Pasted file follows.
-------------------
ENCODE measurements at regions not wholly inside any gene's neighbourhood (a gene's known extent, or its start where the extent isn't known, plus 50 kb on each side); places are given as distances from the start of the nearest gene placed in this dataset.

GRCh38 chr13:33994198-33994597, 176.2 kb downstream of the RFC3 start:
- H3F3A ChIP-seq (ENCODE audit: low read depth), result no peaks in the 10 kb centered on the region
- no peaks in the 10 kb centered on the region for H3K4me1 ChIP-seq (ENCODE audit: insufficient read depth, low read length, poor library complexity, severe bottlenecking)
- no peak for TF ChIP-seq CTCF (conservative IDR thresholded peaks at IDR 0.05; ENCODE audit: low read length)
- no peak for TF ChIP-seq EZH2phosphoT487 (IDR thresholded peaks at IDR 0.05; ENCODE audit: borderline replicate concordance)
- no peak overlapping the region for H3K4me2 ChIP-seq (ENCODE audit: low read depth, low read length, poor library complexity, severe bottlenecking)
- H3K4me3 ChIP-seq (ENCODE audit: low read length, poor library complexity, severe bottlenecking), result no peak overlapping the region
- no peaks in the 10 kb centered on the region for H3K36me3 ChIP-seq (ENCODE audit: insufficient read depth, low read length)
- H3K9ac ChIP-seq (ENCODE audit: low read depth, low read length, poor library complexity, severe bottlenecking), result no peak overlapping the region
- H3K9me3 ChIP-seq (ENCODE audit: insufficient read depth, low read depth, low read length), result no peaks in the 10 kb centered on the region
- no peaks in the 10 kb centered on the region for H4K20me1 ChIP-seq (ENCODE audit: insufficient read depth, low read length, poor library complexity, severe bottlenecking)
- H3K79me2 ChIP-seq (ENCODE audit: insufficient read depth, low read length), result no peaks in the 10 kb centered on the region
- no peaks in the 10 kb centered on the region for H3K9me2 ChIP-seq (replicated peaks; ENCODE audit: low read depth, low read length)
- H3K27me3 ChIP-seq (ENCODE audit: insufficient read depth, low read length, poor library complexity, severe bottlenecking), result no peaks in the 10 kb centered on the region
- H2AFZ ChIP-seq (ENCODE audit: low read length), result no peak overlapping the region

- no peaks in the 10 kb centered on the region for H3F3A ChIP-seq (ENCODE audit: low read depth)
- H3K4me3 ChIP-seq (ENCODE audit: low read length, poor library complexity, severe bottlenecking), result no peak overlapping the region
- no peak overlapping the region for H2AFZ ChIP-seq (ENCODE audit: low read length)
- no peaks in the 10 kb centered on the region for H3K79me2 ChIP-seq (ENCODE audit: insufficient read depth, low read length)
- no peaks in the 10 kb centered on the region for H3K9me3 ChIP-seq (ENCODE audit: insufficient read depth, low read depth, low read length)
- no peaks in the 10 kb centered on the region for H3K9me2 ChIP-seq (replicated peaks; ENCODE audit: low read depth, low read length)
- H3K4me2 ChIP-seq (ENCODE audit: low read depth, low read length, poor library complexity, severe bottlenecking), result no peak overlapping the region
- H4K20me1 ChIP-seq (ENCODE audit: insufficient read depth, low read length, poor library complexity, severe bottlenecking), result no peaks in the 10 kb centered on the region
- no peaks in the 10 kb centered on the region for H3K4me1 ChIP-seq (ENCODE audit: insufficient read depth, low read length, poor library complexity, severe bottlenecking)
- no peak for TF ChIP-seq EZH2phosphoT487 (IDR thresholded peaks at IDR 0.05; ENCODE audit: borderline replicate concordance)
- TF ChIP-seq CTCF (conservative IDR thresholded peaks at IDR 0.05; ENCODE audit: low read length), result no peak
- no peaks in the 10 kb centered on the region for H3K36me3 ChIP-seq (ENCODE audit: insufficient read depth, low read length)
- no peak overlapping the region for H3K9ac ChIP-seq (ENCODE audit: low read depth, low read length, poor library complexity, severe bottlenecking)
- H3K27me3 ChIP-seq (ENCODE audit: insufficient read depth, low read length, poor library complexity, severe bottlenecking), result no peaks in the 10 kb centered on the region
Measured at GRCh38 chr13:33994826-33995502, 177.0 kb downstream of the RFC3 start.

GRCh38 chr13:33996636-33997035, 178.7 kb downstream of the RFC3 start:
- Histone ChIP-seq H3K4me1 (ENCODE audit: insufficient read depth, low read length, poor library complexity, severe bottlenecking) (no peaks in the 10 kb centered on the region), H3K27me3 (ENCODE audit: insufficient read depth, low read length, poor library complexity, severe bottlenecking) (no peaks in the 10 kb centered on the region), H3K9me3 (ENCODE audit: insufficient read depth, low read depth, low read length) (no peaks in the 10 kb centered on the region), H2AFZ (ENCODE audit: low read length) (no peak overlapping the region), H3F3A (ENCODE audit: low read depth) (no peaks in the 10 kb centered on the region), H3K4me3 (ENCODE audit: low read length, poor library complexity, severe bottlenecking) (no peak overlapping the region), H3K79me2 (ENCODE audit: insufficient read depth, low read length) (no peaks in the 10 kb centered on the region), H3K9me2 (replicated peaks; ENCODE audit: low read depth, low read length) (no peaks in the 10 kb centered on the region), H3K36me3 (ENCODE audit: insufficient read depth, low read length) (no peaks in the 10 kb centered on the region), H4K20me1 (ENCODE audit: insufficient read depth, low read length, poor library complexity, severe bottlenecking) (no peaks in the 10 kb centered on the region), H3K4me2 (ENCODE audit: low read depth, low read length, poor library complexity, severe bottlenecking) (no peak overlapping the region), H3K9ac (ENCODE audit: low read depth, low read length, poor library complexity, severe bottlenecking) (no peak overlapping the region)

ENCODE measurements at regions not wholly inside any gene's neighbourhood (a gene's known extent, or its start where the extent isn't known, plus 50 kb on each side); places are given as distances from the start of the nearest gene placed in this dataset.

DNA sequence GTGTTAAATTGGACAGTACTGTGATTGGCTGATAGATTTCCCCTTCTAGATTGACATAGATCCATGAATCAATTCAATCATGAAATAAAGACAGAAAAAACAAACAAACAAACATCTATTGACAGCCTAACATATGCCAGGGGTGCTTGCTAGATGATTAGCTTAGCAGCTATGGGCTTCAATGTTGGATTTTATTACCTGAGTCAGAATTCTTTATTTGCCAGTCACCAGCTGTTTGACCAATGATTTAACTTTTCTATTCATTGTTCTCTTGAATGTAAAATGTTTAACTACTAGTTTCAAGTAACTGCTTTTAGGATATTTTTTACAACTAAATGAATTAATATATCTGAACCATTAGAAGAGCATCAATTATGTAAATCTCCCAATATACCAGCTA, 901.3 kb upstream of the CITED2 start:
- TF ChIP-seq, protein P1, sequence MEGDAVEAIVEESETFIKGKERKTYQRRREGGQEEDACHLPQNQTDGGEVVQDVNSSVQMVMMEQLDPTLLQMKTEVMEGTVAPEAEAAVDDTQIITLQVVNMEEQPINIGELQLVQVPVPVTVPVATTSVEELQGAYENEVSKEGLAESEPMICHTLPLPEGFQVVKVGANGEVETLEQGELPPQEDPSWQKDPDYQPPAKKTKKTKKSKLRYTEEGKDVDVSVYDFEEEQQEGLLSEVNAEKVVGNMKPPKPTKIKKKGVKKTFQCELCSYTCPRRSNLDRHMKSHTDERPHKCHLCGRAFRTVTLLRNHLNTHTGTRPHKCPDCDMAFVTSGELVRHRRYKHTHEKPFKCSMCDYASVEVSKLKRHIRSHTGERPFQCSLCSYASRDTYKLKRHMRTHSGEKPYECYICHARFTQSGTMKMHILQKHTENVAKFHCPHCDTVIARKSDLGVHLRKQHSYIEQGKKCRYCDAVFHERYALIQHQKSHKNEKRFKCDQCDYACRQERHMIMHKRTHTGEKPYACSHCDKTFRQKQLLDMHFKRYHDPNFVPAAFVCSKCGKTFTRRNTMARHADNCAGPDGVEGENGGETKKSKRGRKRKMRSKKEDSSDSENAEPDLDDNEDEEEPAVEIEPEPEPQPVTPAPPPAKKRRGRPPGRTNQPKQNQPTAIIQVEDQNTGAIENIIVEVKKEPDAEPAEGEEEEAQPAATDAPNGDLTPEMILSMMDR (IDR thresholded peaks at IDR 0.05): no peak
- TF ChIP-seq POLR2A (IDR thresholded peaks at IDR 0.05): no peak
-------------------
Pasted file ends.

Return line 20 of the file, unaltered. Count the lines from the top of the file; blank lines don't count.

- no peaks in the 10 kb centered on the region for H3K79me2 ChIP-seq (ENCODE audit: insufficient read depth, low read length)